February 29, 2012
Shneur Zalman Berger in #825, Litvishe, Miami, Rebbe Stories


The scene is set at the Friday night meal at the home of the shliach, Rabbi Yehuda Schechter in Miami. Dozens of guests and mekuravim of the Chabad house are sitting at the table. Even after the meal is over, they continue to sit and farbreng.

One of the guests, who looked like a regular Chassid, wearing a sirtuk, hat and a beard, got up and announced, “Because of Rabbi Benzion Grossman I am a Chassid of the Rebbe, and because I am a Chassid of the Rebbe my life was saved.”

Well, that was quite a dramatic statement. The room quickly quieted down. Everyone wanted to hear the story which the man soon related:

“It was the end of the 60’s. I was a student and had joined the hippie movement and wandered around, looking for meaning in life. I ended up in Eretz Yisroel at some point and met up with Rabbi Grossman. He had just opened a yeshiva for baalei t’shuva together with Rabbi Yitzchok Ginsburgh. I joined the yeshiva and was soon invited to his home.

“During the meal, Rabbi Grossman spoke enthusiastically about the obligation every Jew has to live life according to the Torah. He emphasized that the Creator has much nachas from every mitzva that a Jew does. He spoke in Hebrew and someone translated into English. What he said about a mitzva giving Hashem such nachas made a deep impression on me.

“In the months to follow, I began thinking about the Jewish people, its existence, wanderings and travails. I continued to seek a more meaningful path in life. When I finished learning in Yerushalayim, I went to the Chabad yeshiva in Morristown where I finally gave myself over entirely to the Jewish way of life. I abandoned my hippie life and the secular world that I had belonged to until that time.

“After a number of years, in the course of which I learned very diligently, I decided that I had to learn a profession. I consulted with friends about what avenue to pursue. A good friend advised me to pursue medicine, specifically recommending that I study to become a physician’s assistant. It entailed a four year program and the salary was high, nearly as high as a doctor’s.

“Since I had become a Chabad Chassid, I didn’t do anything without asking the Rebbe. I submitted a note and received a positive response and a bracha. I began the program which wasn’t easy since it was in addition to my Jewish learning. I was studying in yeshiva most of the day.

“I finally finished the program and received my degree. Then, to my dismay, a few weeks later the US government decided that from now on, a PA did not have to spend so many years on acquiring a degree; a shortened course of study would be sufficient.

“I was very upset, having just spent four years of my life on this course and it had cost a pretty penny too. Now, to become a PA was a fraction of the cost and time. The more I thought about it, the more disturbed I became by the Rebbe’s answer to pursue it. I knew that the Rebbe has spiritual vision; even if I didn’t understand why I had to go through this, the Rebbe surely knew.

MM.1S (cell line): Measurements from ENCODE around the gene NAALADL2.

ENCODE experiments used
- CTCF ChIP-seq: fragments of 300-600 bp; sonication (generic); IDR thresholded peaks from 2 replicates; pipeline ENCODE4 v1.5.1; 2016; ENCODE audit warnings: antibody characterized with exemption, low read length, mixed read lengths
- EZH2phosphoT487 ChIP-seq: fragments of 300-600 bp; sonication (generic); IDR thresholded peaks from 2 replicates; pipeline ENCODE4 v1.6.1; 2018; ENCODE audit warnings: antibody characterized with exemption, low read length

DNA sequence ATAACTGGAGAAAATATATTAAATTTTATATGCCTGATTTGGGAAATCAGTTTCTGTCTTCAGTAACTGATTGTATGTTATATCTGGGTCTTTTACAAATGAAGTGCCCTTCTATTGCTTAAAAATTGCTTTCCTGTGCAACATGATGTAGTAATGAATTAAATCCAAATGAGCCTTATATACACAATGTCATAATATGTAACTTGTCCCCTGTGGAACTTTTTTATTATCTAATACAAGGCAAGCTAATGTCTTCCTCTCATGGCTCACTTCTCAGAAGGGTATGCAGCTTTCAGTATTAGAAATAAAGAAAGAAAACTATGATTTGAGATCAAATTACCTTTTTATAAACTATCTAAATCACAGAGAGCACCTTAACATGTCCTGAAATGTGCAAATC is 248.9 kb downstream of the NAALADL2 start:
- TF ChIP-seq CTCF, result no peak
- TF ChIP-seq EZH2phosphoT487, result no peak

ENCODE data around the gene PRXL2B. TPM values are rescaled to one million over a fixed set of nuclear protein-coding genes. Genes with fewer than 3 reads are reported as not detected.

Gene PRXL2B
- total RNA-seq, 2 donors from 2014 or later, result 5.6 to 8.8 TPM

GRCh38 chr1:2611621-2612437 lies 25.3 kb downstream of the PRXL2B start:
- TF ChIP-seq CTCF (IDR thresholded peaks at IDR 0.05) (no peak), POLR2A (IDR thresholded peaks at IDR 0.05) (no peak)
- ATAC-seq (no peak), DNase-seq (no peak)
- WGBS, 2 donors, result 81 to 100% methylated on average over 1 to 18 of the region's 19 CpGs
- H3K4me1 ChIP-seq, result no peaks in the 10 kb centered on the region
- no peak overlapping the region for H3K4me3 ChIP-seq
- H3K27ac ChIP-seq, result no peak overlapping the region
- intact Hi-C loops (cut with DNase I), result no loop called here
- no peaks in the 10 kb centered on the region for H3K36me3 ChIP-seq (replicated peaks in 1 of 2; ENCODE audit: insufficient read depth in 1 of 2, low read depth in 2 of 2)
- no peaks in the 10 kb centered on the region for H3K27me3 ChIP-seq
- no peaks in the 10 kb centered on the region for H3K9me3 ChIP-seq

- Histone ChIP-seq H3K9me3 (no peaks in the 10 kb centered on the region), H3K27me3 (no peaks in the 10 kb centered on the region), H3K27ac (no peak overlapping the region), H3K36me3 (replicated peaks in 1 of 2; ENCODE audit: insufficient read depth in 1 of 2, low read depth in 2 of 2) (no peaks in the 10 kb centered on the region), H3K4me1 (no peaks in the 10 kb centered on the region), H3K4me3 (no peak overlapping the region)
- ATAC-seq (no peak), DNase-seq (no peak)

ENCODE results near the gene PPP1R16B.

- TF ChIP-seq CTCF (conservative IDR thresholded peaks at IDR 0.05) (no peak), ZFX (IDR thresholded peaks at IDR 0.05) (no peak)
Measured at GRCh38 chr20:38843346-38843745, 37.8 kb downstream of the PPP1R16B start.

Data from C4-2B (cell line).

“Several years passed and I found out why I had to study medicine for so many years. I was in Georgia when I felt terrible stomach pains. After being examined, I was hospitalized. The doctors told me I had a serious, rare illness. Numerous doctors came to my bedside to check out this interesting disease and they immediately began a round of treatments.

“I was very worried. I called my family and asked them to come and be with me. I underwent a series of treatments that were very peculiar. I had never encountered such a thing in the world of medicine. The medication they gave me was unfamiliar. My intuition told me that something was very wrong. At some point, I realized that the doctors had decided to use me as their guinea pig and were giving me experimental medications and treatments to see whether they were effective or not (or even harmful).

“Having caught on to this, I asked to speak to the doctors and the head of the department immediately. They came to my bedside and I yelled at them, saying – why aren’t you giving me the proper treatment and doing illegal experiments instead? I warned them that if they didn’t give me the proper treatment, I would call the police.

“They were stunned by my outburst. I was a bearded Jew whom they considered a fanatic that didn’t know his arm from his leg, and yet, I had figured out what they were up to!

“The hospital administration, members of the department and all the doctors apologized to me and promised to give me the proper treatment.

“Now I understood what the Rebbe had seen. He knew why I had to study medicine for four years.”

This story was told by Rabbi Benzion Grossman of Migdal HaEmek, who happened to be present that Friday night.


Another story from Rabbi Benzion Grossman:

“I am disappointed with the Lubavitcher Rebbe,” said the taxi driver on the way from Boro Park to 770. He drove quickly at my request, since I wanted to daven Mincha with the Rebbe at 3:15. En route, I had asked the Israeli driver whether he had ever visited the Rebbe, and this was his response. I was taken aback.